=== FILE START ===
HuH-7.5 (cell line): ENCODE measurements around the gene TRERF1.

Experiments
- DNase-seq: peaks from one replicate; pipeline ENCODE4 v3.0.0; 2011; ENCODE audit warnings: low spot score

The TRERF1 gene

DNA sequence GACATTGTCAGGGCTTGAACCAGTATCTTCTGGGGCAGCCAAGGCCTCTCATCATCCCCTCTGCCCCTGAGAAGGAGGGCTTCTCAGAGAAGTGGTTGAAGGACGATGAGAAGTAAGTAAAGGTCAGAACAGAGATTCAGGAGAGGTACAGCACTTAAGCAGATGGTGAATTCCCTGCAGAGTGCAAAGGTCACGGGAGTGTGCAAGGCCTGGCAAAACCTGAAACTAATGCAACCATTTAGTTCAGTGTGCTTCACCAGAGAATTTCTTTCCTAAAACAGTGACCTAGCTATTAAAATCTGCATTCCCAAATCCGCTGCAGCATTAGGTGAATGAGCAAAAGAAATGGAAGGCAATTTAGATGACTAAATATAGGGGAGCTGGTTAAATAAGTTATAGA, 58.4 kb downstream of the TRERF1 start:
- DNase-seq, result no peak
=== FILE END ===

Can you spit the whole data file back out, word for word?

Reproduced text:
HuH-7.5 (cell line): ENCODE measurements around the gene TRERF1.

Experiments
- DNase-seq: peaks from one replicate; pipeline ENCODE4 v3.0.0; 2011; ENCODE audit warnings: low spot score

The TRERF1 gene

DNA sequence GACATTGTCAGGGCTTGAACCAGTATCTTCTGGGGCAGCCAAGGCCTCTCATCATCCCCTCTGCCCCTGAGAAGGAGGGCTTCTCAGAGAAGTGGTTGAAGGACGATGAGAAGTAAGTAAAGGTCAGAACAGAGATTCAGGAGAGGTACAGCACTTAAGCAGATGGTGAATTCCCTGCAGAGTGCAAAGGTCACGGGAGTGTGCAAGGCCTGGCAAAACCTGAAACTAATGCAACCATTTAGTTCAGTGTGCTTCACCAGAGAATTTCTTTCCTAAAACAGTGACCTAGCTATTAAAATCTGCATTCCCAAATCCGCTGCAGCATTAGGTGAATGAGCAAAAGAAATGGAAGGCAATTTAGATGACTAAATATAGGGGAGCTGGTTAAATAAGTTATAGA, 58.4 kb downstream of the TRERF1 start:
- DNase-seq, result no peak